Jews with Special Needs: Strengthening Community Through Inclusion

by Rabbi Mitch Cohen

There’s a picture in my office from a Bar Mitzvah that took place about 15 years ago. It’s of a boy named Brad, being called to read the Torah for the first time at Camp Ramah in Canada, where I was director early in my career.

There are such moments across the Ramah network of summer camps each year, and I remember them all. But this one has particular resonance and meaning, and I want to be reminded of it.

Brad has Down syndrome. His synagogue had determined that he couldn’t have a Bar Mitzvah because he could not properly recite the brachot.

I’m quite sure that this decision, back in the mid-1990s, was not made on the basis of anything other than a lack of perspective, resources and knowledge about those with special needs.

But despite all of the 21st century political correctness in our discourse, public accommodations in our infrastructure and spirit of inclusiveness in our society, those with special needs, like Brad, are still locked out of so many moments of meaningful involvement and growth.

Within the Jewish community – at our camps, our schools, our synagogues and other community organizations – this has been no less of an issue than in the mainstream culture.

But as a people imbued with a commitment to social justice and fairness, we share a special charge to address it through strong advocacy, new thinking and robust funding and execution of programming across the Jewish landscape.

ADVANCE: The Ruderman Jewish Special Needs Funding Conference, convening Jewish philanthropists, foundation officials and federation leaders from across the country and abroad this week, is critical to this objective. It is a unique gathering of highly influential communal officials and diverse funders discussing, addressing and tackling this specific issue.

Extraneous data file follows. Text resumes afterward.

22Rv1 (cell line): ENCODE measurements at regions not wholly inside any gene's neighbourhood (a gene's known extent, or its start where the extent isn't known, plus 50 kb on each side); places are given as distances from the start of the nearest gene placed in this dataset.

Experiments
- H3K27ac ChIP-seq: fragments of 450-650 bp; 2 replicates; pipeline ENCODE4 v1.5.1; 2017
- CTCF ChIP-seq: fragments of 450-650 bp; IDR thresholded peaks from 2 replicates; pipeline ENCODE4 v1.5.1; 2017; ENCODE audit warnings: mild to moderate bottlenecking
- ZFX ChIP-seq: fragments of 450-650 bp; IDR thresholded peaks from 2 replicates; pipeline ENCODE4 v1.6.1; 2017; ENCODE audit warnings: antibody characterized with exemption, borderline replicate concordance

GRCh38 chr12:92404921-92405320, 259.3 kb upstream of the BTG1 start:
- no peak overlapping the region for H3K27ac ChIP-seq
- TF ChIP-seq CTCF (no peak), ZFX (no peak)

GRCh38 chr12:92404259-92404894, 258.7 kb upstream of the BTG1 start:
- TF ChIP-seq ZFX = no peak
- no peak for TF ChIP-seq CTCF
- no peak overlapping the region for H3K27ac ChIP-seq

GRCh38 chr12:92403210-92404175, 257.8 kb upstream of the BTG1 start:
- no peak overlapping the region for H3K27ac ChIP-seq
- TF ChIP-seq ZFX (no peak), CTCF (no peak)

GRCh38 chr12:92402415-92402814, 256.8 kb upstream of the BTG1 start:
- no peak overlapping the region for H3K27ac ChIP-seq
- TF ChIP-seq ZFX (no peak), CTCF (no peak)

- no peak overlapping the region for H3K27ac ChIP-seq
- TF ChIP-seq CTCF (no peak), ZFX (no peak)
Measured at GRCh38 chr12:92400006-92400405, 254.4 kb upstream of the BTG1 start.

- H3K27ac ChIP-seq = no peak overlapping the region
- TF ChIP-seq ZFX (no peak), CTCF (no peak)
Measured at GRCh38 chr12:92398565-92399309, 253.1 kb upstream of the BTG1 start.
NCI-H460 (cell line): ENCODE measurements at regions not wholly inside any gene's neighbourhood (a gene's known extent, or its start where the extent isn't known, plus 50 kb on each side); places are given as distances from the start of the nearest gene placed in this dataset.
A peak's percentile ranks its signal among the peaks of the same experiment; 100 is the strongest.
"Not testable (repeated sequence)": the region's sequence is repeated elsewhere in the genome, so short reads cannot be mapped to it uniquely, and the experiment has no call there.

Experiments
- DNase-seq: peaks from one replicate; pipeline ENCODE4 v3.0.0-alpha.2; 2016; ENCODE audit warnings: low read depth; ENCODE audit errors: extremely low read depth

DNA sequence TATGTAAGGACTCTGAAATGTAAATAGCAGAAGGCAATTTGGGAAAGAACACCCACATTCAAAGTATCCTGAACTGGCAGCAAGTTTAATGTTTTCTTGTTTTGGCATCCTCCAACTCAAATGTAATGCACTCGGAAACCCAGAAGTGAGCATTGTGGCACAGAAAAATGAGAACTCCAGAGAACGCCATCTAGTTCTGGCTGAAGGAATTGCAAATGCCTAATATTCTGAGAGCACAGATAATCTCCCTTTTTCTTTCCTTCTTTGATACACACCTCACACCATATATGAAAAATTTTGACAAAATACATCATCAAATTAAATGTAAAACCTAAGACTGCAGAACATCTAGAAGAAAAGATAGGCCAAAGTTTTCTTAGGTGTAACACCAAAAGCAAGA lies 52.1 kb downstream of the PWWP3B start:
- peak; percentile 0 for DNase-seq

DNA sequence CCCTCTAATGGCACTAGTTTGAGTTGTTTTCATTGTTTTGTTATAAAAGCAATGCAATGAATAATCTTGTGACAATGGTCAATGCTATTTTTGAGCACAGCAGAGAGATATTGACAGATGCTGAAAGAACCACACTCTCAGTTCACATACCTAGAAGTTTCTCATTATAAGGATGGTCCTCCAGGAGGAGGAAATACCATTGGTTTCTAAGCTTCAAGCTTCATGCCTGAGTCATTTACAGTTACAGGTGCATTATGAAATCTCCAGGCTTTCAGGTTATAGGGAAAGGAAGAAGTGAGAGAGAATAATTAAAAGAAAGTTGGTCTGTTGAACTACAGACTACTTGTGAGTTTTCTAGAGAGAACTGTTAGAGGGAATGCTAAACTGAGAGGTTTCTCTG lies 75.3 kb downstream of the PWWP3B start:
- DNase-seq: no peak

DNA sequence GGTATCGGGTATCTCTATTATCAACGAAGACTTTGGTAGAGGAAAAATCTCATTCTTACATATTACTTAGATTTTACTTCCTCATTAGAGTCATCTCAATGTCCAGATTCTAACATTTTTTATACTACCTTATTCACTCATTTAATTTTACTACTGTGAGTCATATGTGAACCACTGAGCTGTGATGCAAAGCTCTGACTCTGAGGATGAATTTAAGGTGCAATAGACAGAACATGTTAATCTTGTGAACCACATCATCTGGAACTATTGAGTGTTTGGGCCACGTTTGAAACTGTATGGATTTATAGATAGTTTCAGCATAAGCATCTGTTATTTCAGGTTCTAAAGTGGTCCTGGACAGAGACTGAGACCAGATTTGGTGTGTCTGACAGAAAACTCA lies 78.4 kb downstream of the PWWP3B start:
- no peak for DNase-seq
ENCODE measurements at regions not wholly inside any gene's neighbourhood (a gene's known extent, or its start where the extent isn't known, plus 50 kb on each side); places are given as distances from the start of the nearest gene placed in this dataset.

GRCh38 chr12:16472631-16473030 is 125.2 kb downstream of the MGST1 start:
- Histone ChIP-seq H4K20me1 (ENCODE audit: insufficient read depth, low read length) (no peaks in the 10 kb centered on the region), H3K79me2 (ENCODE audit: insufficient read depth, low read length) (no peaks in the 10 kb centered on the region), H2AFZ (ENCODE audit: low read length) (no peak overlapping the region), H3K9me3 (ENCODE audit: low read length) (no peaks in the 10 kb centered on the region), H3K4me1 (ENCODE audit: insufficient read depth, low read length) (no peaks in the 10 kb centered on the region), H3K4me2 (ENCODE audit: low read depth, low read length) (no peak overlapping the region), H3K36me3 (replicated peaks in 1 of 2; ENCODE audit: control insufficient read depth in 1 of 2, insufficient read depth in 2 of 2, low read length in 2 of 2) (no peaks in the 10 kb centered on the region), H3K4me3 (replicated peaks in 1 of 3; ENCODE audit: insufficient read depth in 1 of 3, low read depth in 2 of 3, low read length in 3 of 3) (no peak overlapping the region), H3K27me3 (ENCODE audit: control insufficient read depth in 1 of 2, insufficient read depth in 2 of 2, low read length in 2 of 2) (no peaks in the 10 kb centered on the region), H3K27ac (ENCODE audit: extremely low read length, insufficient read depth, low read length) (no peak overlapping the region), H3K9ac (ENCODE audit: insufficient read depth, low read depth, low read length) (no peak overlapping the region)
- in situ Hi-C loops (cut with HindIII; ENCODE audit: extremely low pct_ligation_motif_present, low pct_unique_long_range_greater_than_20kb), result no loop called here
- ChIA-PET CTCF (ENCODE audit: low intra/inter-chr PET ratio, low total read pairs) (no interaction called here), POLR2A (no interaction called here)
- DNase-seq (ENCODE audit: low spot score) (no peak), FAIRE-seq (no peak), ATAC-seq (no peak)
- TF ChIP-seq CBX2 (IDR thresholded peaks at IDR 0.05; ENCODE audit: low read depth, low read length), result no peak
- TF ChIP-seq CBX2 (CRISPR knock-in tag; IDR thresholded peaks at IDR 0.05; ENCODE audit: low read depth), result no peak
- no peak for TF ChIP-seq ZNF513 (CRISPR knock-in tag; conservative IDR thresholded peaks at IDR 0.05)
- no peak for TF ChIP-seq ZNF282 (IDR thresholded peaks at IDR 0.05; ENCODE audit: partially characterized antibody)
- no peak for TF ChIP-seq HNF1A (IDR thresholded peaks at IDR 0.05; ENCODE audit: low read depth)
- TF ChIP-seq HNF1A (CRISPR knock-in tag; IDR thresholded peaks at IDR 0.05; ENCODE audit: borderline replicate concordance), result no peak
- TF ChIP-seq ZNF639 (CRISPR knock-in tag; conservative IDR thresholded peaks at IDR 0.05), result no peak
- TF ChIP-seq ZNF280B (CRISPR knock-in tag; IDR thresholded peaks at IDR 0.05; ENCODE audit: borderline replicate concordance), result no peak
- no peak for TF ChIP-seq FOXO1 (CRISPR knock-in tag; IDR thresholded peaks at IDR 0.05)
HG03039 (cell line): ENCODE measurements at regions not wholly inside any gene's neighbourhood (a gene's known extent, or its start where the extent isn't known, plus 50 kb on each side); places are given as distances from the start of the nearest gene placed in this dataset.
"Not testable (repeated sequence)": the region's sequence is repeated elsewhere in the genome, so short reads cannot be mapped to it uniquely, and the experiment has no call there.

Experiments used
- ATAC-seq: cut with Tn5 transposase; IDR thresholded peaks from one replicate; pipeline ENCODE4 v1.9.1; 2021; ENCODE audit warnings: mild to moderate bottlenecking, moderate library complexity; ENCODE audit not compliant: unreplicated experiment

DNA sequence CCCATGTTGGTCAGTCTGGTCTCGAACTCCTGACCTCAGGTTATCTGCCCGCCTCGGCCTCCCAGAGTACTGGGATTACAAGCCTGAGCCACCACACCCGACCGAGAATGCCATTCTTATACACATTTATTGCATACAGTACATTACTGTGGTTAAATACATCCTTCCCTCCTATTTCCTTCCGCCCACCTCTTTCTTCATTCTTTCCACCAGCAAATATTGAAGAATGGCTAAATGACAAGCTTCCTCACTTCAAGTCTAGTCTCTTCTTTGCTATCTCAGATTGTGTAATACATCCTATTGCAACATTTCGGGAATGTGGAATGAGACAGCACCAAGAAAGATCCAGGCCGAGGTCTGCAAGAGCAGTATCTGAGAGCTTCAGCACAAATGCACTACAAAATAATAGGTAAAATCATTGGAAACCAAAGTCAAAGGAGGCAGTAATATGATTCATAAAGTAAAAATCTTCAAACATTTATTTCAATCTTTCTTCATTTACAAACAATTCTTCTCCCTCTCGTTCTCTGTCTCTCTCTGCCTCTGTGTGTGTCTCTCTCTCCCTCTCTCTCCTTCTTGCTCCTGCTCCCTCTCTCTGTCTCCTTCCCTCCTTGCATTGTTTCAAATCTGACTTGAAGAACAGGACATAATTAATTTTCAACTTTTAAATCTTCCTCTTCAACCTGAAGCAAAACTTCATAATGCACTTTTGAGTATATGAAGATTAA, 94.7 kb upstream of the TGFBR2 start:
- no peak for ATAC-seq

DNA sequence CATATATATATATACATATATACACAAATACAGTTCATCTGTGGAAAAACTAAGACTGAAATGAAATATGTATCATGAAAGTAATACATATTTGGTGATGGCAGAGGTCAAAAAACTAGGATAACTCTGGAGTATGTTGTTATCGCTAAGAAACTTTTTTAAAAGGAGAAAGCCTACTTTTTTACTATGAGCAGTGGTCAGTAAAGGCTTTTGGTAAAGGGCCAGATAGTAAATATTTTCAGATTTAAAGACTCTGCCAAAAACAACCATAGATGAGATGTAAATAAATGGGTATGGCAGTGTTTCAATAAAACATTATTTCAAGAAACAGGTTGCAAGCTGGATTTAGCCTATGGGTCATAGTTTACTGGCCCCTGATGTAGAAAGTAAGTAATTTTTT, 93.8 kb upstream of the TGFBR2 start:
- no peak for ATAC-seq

It takes place 40 years after Ramah became a leader in special needs programming with the establishment of the Tikvah program at Camp Ramah New England in 1970, and now active throughout Ramah’s national network of overnight camps.

The program offers children, teens and young adults who are developmentally and intellectually challenged a full, integrated Ramah summer camp experience. Nearly 2,000 campers with special needs have passed through the program and it now serves about 250 campers each summer.

Since that seed was planted, Ramah has expanded its special needs offerings exponentially across its network, with our foundation and philanthropic partners, to serve Jewish youth with autism, mental retardation, Down syndrome, cerebral palsy and other developmental, learning, mobility and social disorders.

Programs include family camps, vocational training, and even trips to Israel, including one this February, for our youth with special needs. Constant is the immersion of Jewish youth with special needs into the camp population, so they can feed off the energy of other campers, and so others – campers, counselors and American, Canadian and Israeli staff – can feed off them as well.

So why did it take four decades after Ramah helped to make special needs programming a priority for the issue to percolate to the top of the communal agenda? The answer is not all that important, although I presume it’s the maturing of a grassroots issue, and momentum created by Ramah camps and by schools and other institutions throughout the Jewish community where special needs programming and education has taken many shapes and forms.

But now it’s time for the community to look at Ramah’s models and those of others, support them with long-term funding, create an environment for collaboration, and allow special needs programming within the Jewish community to grow, become a part of the mainstream, and stand as an example to our broader society.